As I wondered about Ms. Owens, I recalled the Republican convention last summer and the moment when 4 parents, one after another, spoke about their dead children and blamed either Hillary Clinton or Barack Obama for their children's deaths. It was politicized speech stuck onto the backs of the grieving and as I wrote then, it made me ill. Call me cynical, but this speech by Trump also felt manipulative. There has been speculation about the readiness and support for the Seal team in Yemen. But also significant, there is the complete absence by our commander in chief, Mr. Trump, to accept responsibility for a mission that went wrong. A mission that resulted in the deaths of Chief Petty Officer William Owens and 20 civilians, including women and children. Mr. Trump, only a few days ago, publicly stated that it was "the generals" who lost Owens.  He seems to have washed his hands.

Yet it was Trump, and only Trump, who sat that evening over dinner with his son-in-law, political advisor Bannon, Mattis, Dunford, Pence and Flynn and green-lighted the mission. The president gave the go ahead and should be responsible as presidents are for the outcome.  Instead of bearing responsibility we are left with Trump blaming the generals and displaying the widow.

Pay no attention to the man behind the curtain.

This is not presidential.
This is cowardly.

32 comments:

  1. This is a powerful and painfully honest post. I am so glad you wrote it because as I watched the spotlight on the widow, I felt "shame on you" Mr. Trump and all your associates and your family. This recent, raw grief should not be used in the way you are using it...to achieve your own ends. I ccould barely watch this woman cry and lift her eyes to the heavens as she searched for her dear, lost son. I cannot imagine how upset you must have been by this shameful display, and I applaud your courage for writing this. It's so good I think it should be published where lots and lots of people can see it.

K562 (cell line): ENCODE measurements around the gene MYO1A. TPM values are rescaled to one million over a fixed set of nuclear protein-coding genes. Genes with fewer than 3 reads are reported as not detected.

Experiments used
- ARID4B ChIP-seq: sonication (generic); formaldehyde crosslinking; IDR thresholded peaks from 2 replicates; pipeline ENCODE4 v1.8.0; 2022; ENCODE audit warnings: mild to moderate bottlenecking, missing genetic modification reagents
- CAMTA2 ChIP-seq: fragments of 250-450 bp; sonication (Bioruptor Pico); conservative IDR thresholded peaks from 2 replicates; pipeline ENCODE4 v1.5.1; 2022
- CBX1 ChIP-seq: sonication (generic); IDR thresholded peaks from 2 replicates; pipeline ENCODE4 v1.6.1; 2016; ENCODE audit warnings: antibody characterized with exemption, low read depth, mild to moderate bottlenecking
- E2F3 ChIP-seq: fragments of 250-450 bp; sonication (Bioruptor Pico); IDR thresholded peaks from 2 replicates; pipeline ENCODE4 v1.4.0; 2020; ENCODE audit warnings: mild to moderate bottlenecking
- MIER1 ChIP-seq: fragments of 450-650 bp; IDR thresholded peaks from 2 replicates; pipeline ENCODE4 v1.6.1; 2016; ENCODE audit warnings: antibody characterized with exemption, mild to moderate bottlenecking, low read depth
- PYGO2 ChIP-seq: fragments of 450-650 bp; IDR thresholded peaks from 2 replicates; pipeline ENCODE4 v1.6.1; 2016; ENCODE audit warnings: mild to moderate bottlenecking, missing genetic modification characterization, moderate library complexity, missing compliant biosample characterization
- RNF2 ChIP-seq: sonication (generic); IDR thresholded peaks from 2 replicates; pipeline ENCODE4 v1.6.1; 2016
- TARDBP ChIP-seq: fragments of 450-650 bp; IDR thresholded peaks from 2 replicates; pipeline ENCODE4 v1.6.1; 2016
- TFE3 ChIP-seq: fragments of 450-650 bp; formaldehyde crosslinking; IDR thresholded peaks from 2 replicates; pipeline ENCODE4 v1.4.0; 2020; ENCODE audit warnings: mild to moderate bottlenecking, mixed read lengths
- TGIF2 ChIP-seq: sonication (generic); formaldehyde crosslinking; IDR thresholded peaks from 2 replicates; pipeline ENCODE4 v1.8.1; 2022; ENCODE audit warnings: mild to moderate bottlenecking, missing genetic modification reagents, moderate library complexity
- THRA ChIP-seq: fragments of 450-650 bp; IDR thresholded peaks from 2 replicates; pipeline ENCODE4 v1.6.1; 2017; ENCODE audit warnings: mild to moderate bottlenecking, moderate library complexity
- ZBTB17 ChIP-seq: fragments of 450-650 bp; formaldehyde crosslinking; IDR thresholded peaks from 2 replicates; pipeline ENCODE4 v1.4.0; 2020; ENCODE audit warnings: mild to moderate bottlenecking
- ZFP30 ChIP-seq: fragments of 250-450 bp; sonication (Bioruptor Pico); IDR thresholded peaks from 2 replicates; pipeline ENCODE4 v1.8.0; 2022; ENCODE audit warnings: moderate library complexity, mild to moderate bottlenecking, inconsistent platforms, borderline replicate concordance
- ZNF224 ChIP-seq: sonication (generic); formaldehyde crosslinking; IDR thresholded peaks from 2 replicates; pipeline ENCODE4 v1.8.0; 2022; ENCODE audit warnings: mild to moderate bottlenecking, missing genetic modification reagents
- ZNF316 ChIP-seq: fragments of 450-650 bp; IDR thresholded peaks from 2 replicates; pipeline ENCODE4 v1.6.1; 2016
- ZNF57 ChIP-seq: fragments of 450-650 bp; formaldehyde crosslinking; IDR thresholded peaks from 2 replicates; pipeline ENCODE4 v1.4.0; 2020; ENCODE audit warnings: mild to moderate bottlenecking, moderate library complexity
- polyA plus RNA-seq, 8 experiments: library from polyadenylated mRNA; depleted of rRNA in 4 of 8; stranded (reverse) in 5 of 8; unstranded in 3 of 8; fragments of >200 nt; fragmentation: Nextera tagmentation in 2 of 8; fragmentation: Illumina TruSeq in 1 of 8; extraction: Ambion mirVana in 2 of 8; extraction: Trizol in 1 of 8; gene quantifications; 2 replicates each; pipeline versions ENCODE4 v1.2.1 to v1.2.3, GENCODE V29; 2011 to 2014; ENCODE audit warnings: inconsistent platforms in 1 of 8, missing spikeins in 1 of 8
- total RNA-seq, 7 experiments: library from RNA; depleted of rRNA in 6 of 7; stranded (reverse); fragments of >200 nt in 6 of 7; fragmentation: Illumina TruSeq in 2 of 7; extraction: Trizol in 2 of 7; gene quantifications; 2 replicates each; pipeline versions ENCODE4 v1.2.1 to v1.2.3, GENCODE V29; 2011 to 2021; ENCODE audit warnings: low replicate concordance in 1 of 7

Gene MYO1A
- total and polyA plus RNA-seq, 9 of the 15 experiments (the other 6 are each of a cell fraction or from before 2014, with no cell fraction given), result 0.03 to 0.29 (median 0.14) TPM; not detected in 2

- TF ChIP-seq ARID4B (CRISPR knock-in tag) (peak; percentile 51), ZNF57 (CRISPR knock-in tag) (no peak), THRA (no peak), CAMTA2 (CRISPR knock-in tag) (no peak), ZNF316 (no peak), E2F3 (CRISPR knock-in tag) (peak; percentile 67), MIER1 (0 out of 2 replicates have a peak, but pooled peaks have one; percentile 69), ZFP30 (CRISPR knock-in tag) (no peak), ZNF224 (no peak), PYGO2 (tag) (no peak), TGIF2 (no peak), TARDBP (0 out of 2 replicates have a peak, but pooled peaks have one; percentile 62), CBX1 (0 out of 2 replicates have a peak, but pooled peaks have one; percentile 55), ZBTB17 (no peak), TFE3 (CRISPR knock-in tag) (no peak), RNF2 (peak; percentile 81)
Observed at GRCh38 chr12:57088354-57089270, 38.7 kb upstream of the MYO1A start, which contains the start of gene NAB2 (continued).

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    1. Thank you so much. I felt so similarly. Shame on Trump.

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  2. I am a widow, too...I understand with all my heart. It has been many years, but I remember how those early days felt. How in moments even now the loss feels sharp although the memories are gentler and more comforting. Grieving is not political. Comfort is found so much more in private moments than public.

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    1. It's good to read what you write here--that the days get easier. With the anniversary in just a few days the heart ache is so acute.I love your last line: Comfort is found so much more in private moments than public.

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  3. Mary Ann, the wisdom and pain you bring to this post were eye-opening for me. Thank you for going to that personal place and sharing it with us. And some writerly feedback: I like how you organized the three "chapters" in this piece. It really works.

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    1. Thank you Lisa for all your comments. I appreciate the writerly insights as well.

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  4. I could not bring myself to watch the speech, but I did read of this exchange, and it just reinforced everything I already felt about this dreadful man - he used this woman's grief for his own political purposes, and I wished she had followed her father in law's example and simply not put herself in such a position by refusing to even meet Trump.

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    1. Tara, I was so shocked that he was doing this. It blindsided me.

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  5. What a beautiful piece. Your organization and explanations pulled me in and your raw emotion really made me think. I agree with you about the inappropriateness of asking this poor woman to be a part of this act. My thoughts are with you.